I guess you could say it’s a good thing that the rate is coming down, but the truth is, we are still adding people at a phenomenal rate, and that rate will likely be heading back up before too long. For reference…while SS is adding an average of 104k people to it’s rolls each month…the total population is growing at about 187k per month, and jobs are being added at 184k per month over the last 12 months. On the cost side, we are seeing growth of about $62B per year due to growth in the population and the annual cost of living adjustment. So all else equal, to keep the budget deficit constant, we need either 62B of new revenue each year, or need to make $62B in cuts….each year in perpetuity, and that # will probably start accelerating up over the next 5 years. So it’s bad, and getting worse. Remember all the drama last year surrounding the $85B sequestration?

Finally, just a thought on retirement choices. For most, you have a choice to apply for social security from when you turn 62 all the way up until 70, but the longer you wait, the more money you get. I suspect that for those who can, they try and work as long as they can. However, during the “great recession” many in the 62+ age group who lost their jobs couldn’t find jobs, and therefore took social security earlier than they would have liked at a reduced rate. Now, the economy isn’t quite as terrible, so more seniors are working just a tad longer…delaying their retirement, but ultimately increasing their potential payout. So while that may be temporarily suppressing boomer retirements, in the long run, the higher payments could actually make the long term situation worse.

On the other hand….why worry about the long run. The odds of this turd staying afloat for another decade, much less 30+ years is slim to none. I suppose one of the reasons I do this is just to document the absurdity in real time. None of this is rocket science. Anybody with a spread sheet and the ability to do middle school level math should be able to sit down and see that none of this will end well….and yet, a (vast?)majority of politicians and citizens seem deluded enough to believe we can just keep kicking the can. Hint Hint….we can’t 🙁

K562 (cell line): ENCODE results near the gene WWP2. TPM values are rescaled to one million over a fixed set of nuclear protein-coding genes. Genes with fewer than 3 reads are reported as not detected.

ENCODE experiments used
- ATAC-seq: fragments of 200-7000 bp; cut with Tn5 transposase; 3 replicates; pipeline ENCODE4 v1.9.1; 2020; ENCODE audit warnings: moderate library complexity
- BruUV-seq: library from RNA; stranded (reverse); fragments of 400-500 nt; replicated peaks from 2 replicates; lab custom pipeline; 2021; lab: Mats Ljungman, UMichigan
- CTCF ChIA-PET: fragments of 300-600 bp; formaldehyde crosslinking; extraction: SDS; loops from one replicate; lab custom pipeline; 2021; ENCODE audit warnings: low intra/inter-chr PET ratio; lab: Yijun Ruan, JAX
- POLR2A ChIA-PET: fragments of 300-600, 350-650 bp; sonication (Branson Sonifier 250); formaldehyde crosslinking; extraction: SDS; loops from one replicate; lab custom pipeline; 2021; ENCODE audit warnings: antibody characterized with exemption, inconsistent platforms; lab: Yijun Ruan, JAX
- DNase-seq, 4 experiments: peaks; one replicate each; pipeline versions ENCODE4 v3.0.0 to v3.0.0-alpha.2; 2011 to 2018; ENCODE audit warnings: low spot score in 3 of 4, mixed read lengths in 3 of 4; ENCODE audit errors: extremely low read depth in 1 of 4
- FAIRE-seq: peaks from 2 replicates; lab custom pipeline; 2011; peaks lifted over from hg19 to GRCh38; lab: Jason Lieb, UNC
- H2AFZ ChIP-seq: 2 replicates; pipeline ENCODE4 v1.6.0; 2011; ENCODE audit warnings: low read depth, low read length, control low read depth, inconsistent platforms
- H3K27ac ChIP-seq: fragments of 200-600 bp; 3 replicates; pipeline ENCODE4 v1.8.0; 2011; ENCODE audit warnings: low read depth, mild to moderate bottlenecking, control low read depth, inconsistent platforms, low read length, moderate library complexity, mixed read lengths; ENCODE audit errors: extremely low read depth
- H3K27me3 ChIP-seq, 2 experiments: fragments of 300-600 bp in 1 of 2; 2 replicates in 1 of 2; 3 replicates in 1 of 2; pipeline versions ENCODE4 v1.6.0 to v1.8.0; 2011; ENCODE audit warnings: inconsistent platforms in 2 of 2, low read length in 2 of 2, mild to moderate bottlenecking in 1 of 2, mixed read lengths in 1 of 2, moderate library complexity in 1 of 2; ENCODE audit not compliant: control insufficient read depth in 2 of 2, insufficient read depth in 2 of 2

US Daily Cash Deficit 9/24/2013

The US Daily Cash Surplus for 9/24/2013 was $0.5B bringing the September Surplus through 24 days to $53B. Revenues from “Taxes Not Withheld” dropped from $9B on 9/23 to $4B on 9/24….stronger than the 2012 amount by $1B, but still indicating these receipts are probably trailing off.

09-24-2013 USDD

Total cash revenues for the month are now running only 3% over last year but should get a material bump on 9/30, ending somewhere between +5%-10%. Not bad, but we may pay for it with a weak October. Tomorrow, we get the final large SS payment of about $12B which will more than likely force the first deficit over $2B that we’ve had in several weeks.

Cash in hand was $55B, which we will probably see grow by $10-20B by month end, lets just say to $70B absent any “extraordinary measures (EM)”. The first week of the month is typically pretty brutal….assuming the government isn’t shut down, we would probably run a $50B+ deficit in that first week of October alone. So Treasuries 10/17 date looks good on paper. However, the CBO also came out with an estimate stating between 10/22 and 10/31. About a month ago, I had guessed early to mid November…citing the difficulty of forecasting without fully understanding what EM magic tricks Treasury had left up their sleeve. Regardless of who is correct, it does seem clear that within the next 6 weeks, either the debt limit will be raised, or we will be in for one hell of a show….maybe even both 🙂